- As they share and critique each other’s ideas, they learn to check and confirm their thoughts. It promotes the kind of internal dialogue that leads to deeper and autonomous learning.
- They get to reflect on their own thinking processes in regard to those of others.
Role of the instructor
With peer discussion, it’s to shape the discussion by identifying difficult concepts ahead, to structure student interactions in ways that actively promote learning (having learners take a stand, then debate, then reflect on and negotiate their understanding), and to create a learning community that supports the expression and debate of ideas.
This might be seen as a special case of peer discussion, but it represents a different purpose within a learning journey. It’s useful to think of it as a separate - and purposeful - activity when we design learning experiences.
Where peer discussion is seen through the cognitive lens of conceptual understanding, peer coaching is more about providing socio-emotional support and modelling. Communication is still the vehicle, but the object is the learning experience itself and how students relate to it, rather than the concepts learnt.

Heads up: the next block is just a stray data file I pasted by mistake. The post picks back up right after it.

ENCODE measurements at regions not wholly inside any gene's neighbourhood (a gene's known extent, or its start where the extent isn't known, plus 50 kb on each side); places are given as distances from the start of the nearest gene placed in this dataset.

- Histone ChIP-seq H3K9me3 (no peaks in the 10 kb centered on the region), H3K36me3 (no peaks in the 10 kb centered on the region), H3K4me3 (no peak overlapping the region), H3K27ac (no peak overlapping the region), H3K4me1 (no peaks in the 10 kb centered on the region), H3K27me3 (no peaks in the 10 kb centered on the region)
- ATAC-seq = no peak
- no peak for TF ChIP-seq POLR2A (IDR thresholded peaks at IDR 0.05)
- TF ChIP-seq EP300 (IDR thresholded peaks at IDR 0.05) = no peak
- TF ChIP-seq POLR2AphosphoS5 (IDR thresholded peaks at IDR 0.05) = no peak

Peer coaching debriefs the learning experience and encourages students to share their learning strategies and the resulting successes or failures.
When peer coaching sessions are effectively implemented:
- They scaffold self-reflection, which is an important part of any learning process but can be difficult to do on one’s own.
- As such, they reaffirm the purpose of learning itself, and support the development of learner autonomy and agency.
- Students discuss and debate habits and behaviours conclusive to learning. They get insights into how others learn, and get to reflect on their own learning habits in regard to those of others.
Role of the instructor
With peer coaching, it’s to scaffold the discussion by providing prompts to explore habits and behaviours, to champion reflection as an integral part of the learning process, and to build a safe environment that facilitates sharing personal insights.
Ah, group work!
We’ll leave aside the case when learners each have a responsibility to a piece of the task but each part can be done independently. Picture a 3-floor cake where each student bakes their own floor: this type of co-operative work doesn’t interest us because peers are not required to work together (beyond the occasional synchronisation) to achieve their goal.
Let’s instead consider actual team work, where the group produces something together, and have to co-construct what that something looks like. Taking the example of the cake, that’s when everybody is responsible for the overall taste.